6. Feast and Celebration: In many cultures, epiphany is a time for festive meals and gatherings with family and friends. Traditional dishes served during this time vary widely based on local customs and personal preferences.
Foods on Epiphany 1

Epiphany Traditions

Epiphany traditions vary significantly from country to country, influenced by cultural, religious, and historical factors. Here are some examples of Epiphany traditions in various countries:

  1. Spain:
    • Three Kings’ Parade (Cabalgata de Reyes): One of the most significant traditions in Spain is the grand parade held on the evening of January 5th. The three kings, often riding on elaborate floats, throw sweets and small gifts to the crowds. Many towns and cities across Spain organize these parades.
    • Rosca de Reyes: A sweet bread ring adorned with candied fruits, representing a crown. A small figurine, often representing the baby Jesus, is hidden inside the bread. The person who finds it is supposed to host a party or buy tamales for everyone on Candlemas Day.
  2. Mexico:
    • Rosca de Reyes: Like Spain, Mexicans enjoy a sweet bread ring with a hidden figurine. The person who finds the figurine is expected to host a party and provide tamales.
    • Three Kings’ Day Celebrations: Families gather to share a festive meal, often including tamales and hot chocolate. Children may receive gifts and participate in activities related to the Magi’s journey.
  3. France:
    • Galette des Rois: A puff pastry filled with almond cream, the Galette des Rois is a traditional Epiphany treat. A small figurine, called a fève, is hidden in the pastry. The person who finds it becomes the king or queen of the day.
    • Epiphany Processions: Some regions in France organize processions with participants dressed as the Three Kings.
  4. Italy:
    • La Befana: In Italy, the kindly witch La Befana is said to bring gifts to children on the night of January 5th. Children leave out stockings for La Befana to fill with treats.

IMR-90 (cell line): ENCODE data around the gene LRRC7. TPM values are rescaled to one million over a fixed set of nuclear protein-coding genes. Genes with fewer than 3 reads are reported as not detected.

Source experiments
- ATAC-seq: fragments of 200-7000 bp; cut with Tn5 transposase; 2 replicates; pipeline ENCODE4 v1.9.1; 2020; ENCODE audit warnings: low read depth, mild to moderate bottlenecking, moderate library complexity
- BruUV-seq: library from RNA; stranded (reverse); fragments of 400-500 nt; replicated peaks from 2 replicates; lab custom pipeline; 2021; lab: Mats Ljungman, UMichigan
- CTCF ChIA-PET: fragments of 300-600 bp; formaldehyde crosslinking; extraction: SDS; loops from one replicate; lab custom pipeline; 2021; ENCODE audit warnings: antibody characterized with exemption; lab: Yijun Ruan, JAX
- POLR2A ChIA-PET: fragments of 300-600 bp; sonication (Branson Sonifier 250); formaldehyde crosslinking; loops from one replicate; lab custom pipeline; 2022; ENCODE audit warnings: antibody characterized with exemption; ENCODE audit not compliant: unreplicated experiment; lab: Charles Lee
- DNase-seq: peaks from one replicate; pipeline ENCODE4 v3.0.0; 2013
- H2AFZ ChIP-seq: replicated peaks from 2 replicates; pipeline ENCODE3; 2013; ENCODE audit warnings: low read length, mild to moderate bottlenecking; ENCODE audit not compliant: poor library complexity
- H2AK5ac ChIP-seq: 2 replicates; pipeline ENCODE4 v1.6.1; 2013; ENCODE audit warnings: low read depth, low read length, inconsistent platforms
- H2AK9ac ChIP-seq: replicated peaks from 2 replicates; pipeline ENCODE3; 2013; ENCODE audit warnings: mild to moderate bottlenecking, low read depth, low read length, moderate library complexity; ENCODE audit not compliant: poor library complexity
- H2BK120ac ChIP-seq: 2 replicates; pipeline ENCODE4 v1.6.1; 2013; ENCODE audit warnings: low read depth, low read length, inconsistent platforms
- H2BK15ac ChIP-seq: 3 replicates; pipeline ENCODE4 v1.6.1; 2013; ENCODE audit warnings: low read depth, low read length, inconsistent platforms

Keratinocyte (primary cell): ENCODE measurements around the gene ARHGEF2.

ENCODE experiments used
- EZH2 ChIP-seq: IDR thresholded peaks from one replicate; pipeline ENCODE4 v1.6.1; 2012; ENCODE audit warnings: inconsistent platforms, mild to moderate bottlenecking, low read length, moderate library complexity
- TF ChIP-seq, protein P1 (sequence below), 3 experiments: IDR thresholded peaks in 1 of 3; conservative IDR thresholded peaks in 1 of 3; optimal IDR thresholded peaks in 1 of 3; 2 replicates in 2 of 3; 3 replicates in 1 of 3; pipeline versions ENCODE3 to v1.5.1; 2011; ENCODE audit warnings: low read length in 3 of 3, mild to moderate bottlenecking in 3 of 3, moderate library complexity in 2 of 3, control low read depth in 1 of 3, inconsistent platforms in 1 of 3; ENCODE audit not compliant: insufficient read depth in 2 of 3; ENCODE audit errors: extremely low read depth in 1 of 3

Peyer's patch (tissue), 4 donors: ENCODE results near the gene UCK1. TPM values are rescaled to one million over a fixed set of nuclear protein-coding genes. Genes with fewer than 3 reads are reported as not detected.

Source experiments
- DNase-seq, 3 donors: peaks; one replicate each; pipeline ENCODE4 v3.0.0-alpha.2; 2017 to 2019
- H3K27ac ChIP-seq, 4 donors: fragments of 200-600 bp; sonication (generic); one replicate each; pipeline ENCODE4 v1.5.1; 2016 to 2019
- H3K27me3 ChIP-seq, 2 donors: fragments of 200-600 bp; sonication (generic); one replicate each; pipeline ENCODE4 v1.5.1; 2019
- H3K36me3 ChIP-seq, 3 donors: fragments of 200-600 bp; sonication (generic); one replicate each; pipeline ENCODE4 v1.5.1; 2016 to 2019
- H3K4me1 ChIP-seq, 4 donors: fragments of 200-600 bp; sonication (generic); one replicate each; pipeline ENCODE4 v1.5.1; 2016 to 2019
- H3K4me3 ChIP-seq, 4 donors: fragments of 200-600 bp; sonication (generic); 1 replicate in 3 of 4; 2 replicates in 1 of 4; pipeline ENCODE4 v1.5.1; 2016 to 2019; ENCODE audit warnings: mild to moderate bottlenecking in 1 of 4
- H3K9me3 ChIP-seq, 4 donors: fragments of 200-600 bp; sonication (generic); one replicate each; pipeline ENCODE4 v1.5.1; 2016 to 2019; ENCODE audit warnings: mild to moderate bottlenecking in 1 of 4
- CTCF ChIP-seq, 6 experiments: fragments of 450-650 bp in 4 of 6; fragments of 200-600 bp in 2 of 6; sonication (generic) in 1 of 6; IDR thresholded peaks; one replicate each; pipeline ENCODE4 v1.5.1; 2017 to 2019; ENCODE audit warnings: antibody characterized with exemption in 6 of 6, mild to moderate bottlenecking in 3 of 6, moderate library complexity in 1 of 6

• Epiphany Feast: Families come together for a festive meal, and the day is marked with various regional dishes.
  5. Greece:
    • Blessing of the Waters: In coastal areas, the Blessing of the Waters ceremony takes place on Epiphany. A cross is thrown into the sea or a river, and young men dive in to retrieve it. The one who finds the cross is considered blessed.
    • Epiphany Church Services: Special services are held in churches across Greece, and the priest blesses water, which is then distributed to the congregation.
  6. Ethiopia:
    • Timkat: The Ethiopian Orthodox Tewahedo Church celebrates Timkat, a festival that includes the reenactment of Jesus’ baptism in the Jordan River. Participants, dressed in colorful robes, engage in processions and ceremonies.
    • Feasting and Music: Timkat is a time of joy, with feasting, singing, and dancing playing a significant role in the celebrations.
  7. Portugal:
    • Janeiras: Groups of carolers, known as “Janeireiros,” go door-to-door singing traditional Epiphany carols throughout the month of January. They are often welcomed with treats or small gifts.
    • Bolo Rei: Like the Spanish Rosca de Reyes, the Bolo Rei is a special cake eaten during the holiday season, often with a hidden trinket or dried bean. The person who finds it is believed to have good luck.
  8. Austria:
    • Three Kings’ Day Processions: In some Austrian towns and cities, processions featuring the Three Kings occur. These processions often include music, costumes, and a festive atmosphere.
    • Epiphany Concerts: Many churches and cultural venues host special Epiphany concerts and performances.
  9. Poland:
    • Three Kings’ Day Parades: Parades featuring the Three Kings, often accompanied by participants in traditional costumes, are held in various Polish cities.